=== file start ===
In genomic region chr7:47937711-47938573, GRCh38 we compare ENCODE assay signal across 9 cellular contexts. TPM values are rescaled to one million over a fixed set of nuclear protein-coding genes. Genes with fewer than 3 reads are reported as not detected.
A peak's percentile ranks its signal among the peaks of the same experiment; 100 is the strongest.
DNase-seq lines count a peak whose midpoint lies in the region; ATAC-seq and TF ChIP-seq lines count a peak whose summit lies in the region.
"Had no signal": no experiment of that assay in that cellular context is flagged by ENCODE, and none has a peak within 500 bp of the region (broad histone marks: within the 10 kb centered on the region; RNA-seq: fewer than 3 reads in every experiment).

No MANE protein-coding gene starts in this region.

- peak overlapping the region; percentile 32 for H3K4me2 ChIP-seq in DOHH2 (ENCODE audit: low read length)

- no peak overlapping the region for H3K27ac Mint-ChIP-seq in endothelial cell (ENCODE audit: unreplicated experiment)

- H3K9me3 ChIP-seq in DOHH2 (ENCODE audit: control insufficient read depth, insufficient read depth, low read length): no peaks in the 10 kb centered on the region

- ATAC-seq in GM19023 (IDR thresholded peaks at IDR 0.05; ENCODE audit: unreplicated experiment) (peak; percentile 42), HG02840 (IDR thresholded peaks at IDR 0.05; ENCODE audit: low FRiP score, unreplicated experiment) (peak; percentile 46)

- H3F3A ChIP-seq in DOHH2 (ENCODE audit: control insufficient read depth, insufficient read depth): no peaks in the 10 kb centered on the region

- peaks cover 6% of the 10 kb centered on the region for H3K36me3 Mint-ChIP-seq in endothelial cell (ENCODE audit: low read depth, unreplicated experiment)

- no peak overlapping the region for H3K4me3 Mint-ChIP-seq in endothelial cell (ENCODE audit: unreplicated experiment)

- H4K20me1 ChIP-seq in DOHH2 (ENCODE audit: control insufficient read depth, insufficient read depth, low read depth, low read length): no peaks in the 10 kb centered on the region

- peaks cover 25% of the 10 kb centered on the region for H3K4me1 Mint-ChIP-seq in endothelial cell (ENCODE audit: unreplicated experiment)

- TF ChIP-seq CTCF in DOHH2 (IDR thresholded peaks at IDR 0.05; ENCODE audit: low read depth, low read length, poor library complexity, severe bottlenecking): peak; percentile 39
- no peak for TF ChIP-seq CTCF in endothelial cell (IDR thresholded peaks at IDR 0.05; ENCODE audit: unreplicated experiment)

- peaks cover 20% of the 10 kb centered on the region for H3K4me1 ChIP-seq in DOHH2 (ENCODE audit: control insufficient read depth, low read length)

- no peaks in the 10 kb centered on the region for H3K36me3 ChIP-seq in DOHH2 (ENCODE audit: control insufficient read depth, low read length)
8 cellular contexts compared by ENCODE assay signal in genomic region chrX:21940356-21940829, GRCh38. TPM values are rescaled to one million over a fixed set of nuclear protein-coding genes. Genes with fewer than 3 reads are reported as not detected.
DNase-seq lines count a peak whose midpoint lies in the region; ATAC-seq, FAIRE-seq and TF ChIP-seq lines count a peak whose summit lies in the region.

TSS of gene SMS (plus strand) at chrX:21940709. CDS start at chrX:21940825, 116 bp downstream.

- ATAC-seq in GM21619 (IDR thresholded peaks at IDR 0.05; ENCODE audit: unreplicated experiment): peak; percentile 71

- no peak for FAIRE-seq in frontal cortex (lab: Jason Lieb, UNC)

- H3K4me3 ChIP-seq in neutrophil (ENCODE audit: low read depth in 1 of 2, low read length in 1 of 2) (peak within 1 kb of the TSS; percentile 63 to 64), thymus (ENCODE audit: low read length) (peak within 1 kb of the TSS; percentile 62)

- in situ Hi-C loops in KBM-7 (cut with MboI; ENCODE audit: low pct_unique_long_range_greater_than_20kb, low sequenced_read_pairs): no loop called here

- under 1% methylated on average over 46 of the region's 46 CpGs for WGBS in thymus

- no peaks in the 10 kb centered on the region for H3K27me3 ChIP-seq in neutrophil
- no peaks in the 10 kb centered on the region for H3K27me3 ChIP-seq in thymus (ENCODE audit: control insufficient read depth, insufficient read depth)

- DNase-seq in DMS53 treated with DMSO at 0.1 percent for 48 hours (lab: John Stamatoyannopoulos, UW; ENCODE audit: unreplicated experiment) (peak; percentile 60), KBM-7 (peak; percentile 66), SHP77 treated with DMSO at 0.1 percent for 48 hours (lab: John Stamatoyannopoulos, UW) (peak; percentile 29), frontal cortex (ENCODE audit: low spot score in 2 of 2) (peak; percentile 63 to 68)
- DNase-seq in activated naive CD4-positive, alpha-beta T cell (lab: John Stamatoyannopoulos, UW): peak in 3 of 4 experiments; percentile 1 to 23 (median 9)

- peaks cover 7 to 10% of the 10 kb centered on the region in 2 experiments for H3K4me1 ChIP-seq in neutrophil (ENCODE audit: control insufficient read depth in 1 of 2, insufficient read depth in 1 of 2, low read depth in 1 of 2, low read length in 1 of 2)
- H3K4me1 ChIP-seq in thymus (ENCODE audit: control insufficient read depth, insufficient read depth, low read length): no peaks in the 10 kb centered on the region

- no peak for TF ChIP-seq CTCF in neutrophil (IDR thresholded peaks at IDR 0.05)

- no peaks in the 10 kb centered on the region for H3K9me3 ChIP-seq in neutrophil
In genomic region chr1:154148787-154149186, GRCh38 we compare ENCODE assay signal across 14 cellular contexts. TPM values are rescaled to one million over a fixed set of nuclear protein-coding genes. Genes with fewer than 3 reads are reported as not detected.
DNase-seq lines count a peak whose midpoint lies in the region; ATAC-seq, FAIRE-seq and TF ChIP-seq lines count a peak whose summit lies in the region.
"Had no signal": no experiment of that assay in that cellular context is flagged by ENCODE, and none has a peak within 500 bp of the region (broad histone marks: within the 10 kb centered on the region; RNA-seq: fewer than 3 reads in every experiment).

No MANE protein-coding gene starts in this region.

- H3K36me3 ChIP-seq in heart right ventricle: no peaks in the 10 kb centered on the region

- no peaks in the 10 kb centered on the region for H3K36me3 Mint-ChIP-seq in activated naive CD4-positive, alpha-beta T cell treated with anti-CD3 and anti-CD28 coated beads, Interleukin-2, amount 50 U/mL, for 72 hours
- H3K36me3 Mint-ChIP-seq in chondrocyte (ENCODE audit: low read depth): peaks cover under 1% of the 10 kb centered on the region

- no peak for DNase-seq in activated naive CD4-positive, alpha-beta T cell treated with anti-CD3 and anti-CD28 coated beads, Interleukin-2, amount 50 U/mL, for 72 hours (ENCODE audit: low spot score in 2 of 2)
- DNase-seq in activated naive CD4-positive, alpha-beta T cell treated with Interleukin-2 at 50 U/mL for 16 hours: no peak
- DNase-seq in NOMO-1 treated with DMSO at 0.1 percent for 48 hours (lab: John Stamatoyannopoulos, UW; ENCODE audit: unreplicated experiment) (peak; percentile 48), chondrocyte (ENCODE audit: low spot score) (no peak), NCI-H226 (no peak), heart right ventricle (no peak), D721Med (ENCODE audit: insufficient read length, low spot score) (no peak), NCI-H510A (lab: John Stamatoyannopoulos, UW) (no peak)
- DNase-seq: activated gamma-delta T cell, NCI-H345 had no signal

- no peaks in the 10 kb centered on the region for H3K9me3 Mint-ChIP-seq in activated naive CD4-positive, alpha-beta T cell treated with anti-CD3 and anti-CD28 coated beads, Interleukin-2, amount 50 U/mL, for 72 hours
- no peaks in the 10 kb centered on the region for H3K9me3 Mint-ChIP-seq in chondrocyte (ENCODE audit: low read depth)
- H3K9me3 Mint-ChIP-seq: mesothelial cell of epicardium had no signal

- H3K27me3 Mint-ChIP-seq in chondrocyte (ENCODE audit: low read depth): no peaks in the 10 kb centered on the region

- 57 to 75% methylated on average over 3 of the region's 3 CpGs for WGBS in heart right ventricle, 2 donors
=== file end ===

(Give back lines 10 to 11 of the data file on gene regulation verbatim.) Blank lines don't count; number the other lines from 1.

- H3F3A ChIP-seq in DOHH2 (ENCODE audit: control insufficient read depth, insufficient read depth): no peaks in the 10 kb centered on the region

- peaks cover 6% of the 10 kb centered on the region for H3K36me3 Mint-ChIP-seq in endothelial cell (ENCODE audit: low read depth, unreplicated experiment)